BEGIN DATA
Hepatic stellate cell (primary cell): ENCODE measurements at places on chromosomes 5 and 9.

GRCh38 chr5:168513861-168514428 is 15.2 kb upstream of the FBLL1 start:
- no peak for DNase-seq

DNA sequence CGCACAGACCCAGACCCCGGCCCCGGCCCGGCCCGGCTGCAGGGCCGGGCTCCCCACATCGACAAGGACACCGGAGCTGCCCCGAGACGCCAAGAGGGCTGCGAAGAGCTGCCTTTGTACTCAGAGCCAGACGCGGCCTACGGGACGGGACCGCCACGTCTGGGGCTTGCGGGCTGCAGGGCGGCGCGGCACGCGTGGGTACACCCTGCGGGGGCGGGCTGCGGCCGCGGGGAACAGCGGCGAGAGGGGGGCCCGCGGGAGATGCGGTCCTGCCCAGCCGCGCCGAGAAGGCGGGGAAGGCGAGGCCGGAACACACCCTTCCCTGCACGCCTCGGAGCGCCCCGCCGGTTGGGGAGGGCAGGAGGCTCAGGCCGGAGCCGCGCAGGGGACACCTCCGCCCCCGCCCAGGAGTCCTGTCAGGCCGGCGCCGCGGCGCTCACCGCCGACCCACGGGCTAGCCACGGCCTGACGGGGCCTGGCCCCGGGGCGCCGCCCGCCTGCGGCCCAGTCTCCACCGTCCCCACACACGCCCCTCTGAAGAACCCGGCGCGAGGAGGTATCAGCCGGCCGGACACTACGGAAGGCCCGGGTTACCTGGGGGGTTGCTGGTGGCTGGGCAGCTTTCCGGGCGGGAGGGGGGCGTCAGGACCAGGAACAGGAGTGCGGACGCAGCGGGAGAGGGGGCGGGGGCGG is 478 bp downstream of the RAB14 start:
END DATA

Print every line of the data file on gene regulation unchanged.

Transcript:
Hepatic stellate cell (primary cell): ENCODE measurements at places on chromosomes 5 and 9.

GRCh38 chr5:168513861-168514428 is 15.2 kb upstream of the FBLL1 start:
- no peak for DNase-seq

DNA sequence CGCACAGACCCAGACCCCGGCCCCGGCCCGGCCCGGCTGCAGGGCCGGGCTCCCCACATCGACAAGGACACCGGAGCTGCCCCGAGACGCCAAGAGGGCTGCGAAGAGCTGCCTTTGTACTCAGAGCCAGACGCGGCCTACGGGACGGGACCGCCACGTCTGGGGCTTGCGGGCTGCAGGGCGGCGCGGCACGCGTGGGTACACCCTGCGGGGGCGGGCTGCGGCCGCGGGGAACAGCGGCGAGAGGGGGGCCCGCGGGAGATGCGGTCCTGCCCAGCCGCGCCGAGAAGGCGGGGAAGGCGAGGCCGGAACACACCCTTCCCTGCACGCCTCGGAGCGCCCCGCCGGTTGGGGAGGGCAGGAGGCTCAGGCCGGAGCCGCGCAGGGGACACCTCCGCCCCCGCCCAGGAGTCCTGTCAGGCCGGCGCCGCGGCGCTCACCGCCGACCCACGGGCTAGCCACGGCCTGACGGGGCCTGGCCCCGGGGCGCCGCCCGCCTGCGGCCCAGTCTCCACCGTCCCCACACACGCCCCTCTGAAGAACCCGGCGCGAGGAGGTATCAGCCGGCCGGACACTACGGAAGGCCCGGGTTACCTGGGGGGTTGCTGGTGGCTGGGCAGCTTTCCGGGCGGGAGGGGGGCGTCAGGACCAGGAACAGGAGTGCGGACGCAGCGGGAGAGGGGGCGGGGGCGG is 478 bp downstream of the RAB14 start: